Helen Keller Services for the Blind enables individuals who are blind, visually-impaired, deaf-blind and/or have combined hearing-vision loss to live, work and thrive in their community of choice.
Learn more about HKSB, including our many services and programs for children and adults, and our upcoming workshops. Our FAQ page addresses questions about who qualifies for HKSB services and how to participate in our programs.
Information about the Helen Keller National Center for Deaf-Blind Youths and Adults (HKNC).
3/23/15—An interesting Op Ed appeared this weekend in the New York Times regarding the vote for a woman on the $20 bill. We were very happy to see that many noteworthy individuals and their stories are still being heard today. However, of the final 20 who were nominated, we were saddened that one of the greatest political activists, authors and lecturers of the 20th century was not nominated. Her prolific writings and the courage she displayed throughout her life were all the more powerful and inspirational because she was deaf-blind. A case could be made for not only Helen Keller being on the #$20 bill, but also for it to have Braille.
Press Announcement: Helen Keller Services Unveils New Look—New contemporary image provides clarity across organization and its divisions. Helen Keller Services for the Blind (HKSB) has begun a rebranding effort to better identify themselves, announced Thomas J. Edwards, President and CEO. News release.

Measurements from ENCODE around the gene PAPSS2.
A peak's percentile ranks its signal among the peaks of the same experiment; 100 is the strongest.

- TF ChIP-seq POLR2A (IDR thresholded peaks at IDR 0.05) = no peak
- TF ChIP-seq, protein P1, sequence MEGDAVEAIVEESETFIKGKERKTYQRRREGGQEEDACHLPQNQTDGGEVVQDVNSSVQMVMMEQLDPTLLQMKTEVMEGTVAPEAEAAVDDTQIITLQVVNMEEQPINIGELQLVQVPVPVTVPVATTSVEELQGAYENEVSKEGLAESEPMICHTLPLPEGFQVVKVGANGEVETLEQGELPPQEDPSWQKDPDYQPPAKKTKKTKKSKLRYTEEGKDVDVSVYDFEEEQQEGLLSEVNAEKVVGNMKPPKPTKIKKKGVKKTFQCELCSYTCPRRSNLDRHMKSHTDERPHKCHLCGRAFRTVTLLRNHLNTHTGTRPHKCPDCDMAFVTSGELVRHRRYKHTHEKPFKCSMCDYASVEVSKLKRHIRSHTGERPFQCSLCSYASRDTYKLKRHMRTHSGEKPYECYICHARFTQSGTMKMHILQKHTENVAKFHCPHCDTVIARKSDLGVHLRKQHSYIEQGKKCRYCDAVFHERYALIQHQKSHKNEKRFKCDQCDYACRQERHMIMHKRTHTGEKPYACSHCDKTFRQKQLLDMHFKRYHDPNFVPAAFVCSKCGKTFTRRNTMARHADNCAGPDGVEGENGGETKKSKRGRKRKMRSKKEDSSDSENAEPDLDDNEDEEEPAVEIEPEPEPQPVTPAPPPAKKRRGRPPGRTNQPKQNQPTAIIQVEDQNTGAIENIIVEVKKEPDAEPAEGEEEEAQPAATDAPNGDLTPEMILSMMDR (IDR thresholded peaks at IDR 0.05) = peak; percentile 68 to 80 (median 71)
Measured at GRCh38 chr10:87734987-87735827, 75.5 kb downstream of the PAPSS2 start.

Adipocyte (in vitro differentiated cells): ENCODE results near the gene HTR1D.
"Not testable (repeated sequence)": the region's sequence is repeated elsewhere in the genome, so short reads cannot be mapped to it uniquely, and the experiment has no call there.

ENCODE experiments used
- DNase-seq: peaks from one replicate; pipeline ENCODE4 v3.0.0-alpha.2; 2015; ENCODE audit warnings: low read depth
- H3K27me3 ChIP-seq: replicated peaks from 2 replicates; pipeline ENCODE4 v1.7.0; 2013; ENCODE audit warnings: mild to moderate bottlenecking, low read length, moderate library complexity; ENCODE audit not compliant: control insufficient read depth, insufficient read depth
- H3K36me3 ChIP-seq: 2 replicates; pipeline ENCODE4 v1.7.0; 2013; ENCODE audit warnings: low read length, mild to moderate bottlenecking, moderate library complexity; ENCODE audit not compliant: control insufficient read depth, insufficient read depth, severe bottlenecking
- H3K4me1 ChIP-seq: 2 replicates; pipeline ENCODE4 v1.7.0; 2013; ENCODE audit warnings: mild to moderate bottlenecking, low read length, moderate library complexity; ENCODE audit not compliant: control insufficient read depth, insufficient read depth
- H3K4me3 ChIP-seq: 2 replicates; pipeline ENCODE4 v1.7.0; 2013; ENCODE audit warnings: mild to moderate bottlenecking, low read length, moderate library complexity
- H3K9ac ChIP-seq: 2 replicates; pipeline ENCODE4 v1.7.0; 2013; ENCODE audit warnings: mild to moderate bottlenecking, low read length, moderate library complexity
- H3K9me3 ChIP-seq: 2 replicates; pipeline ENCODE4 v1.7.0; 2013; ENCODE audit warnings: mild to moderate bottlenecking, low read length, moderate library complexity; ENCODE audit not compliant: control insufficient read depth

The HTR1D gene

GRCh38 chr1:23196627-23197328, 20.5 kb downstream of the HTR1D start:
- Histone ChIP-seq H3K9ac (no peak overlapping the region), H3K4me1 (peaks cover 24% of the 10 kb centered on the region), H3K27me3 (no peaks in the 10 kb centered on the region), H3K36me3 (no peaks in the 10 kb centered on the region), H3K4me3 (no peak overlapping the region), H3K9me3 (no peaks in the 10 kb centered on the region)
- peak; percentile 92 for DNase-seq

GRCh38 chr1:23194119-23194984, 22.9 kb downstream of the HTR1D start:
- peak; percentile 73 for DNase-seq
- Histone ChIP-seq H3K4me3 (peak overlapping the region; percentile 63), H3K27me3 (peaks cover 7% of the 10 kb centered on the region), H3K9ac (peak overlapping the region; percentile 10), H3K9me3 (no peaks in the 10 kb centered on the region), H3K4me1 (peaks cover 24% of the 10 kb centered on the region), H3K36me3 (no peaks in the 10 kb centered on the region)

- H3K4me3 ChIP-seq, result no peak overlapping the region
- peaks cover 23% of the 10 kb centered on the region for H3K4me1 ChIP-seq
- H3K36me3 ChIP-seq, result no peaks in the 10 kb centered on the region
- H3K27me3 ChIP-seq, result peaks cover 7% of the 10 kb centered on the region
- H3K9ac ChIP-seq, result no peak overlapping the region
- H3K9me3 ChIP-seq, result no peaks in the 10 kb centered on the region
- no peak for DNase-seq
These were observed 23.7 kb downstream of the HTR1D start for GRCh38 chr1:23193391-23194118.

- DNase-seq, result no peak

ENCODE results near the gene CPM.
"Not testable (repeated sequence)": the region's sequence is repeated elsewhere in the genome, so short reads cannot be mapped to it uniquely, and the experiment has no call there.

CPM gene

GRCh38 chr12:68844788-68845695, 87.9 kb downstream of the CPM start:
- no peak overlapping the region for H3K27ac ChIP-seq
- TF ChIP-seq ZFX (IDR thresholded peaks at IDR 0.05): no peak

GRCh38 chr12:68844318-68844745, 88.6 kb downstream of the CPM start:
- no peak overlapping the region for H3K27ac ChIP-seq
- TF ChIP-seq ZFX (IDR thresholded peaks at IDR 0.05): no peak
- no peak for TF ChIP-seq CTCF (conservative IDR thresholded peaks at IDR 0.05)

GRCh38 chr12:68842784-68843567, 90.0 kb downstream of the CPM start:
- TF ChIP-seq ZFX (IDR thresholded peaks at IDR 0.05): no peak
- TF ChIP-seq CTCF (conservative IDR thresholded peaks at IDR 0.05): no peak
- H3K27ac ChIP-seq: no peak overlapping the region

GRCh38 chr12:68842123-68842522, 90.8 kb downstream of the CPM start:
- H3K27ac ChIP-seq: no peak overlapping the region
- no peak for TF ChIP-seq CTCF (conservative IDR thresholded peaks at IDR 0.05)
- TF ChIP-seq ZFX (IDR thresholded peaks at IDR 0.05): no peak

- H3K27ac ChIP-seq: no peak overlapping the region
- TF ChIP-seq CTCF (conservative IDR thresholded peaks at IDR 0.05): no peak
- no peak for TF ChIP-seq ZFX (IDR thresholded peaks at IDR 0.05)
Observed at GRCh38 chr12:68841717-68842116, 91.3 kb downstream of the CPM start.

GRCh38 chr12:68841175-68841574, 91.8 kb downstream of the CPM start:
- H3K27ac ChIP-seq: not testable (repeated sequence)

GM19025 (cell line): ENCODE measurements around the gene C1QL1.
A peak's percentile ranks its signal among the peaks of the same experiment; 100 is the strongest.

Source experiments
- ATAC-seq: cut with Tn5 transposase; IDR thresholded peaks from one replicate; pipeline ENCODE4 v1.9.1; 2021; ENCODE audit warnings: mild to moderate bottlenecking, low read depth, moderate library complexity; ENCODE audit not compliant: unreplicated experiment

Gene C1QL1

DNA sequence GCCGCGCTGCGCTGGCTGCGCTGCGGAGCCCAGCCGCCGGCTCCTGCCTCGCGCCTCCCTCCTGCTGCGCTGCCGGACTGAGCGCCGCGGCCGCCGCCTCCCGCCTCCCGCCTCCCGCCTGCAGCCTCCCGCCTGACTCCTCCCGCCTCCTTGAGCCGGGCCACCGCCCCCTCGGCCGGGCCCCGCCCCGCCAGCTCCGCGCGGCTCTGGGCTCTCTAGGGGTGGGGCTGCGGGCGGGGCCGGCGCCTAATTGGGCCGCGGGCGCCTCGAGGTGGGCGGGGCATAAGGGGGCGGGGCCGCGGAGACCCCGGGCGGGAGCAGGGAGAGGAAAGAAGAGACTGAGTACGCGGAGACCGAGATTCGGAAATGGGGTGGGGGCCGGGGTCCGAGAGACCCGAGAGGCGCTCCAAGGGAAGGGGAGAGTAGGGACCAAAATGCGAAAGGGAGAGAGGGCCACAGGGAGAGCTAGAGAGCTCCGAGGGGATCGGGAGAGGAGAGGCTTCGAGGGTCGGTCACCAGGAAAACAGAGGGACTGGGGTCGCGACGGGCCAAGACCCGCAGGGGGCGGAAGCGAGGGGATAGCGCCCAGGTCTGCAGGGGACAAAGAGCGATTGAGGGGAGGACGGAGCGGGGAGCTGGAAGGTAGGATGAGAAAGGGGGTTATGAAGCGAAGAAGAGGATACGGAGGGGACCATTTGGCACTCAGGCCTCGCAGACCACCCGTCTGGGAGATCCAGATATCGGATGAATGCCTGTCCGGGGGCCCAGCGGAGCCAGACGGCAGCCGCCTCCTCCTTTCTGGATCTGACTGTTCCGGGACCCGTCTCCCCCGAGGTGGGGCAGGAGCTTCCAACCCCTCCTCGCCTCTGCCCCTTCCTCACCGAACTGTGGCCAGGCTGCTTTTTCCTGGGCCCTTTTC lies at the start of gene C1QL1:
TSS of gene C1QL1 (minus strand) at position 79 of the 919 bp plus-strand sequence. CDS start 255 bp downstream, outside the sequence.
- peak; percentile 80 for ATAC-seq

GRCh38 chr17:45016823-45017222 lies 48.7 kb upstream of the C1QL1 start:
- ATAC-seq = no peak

News—The Helen Keller National Center for Deaf-Blind Youths & Adults (HKNC) was awarded a $391,662 grant from the Lavelle Fund for the Blind for creation of a professional internship program for individuals who are deaf-blind, announced Thomas J. Edwards, President & CEO of Helen Keller Services, which operates HKNC. (Photo: Dan Callahan, President of Lavelle, left; Andy Fisher, Executive Director of Lavelle, right). News release.
Our latest video is up—meet Angelo, and be inspired!
Helen's Run Walk 2015—The students, staff, and volunteers of the Helen Keller National Center (HKNC) invite you to join us on April 19th for a 5K Run/Walk through beautiful Sands Point, Long Island, as we help raise funds for the programs and services that benefit people who live without sight and sound. Download a flyer with more information. Details and registration.
We’re official! On January 23, dozens were on hand to celebrate the opening of HKSB’s new Suffolk County location. Made possible through generous funding obtained by State Senator Philip Boyle (4th Senate District), the new office is larger and more centrally located for clients. The 3900-square-foot facility includes a Low Vision clinic, rehabilitation services, and an assistive technology center. Thanks to the many representatives from the NYS Commission for the Blind for not only participating but for also lending their support! Photos of the ribbon-cutting here.